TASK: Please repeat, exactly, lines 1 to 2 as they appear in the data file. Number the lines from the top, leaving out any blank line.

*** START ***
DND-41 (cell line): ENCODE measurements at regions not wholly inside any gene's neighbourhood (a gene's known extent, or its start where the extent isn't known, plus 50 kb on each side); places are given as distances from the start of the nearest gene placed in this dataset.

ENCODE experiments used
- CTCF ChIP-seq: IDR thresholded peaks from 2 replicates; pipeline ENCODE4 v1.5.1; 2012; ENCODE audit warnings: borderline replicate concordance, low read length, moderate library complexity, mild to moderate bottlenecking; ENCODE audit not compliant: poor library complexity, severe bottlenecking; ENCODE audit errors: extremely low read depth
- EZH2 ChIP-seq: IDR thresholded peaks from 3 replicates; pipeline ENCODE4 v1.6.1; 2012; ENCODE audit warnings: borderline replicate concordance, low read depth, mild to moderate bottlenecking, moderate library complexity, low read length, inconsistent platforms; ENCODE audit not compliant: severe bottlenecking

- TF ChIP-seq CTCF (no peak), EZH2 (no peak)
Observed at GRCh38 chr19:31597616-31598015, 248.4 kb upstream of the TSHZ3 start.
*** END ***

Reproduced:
DND-41 (cell line): ENCODE measurements at regions not wholly inside any gene's neighbourhood (a gene's known extent, or its start where the extent isn't known, plus 50 kb on each side); places are given as distances from the start of the nearest gene placed in this dataset.

ENCODE experiments used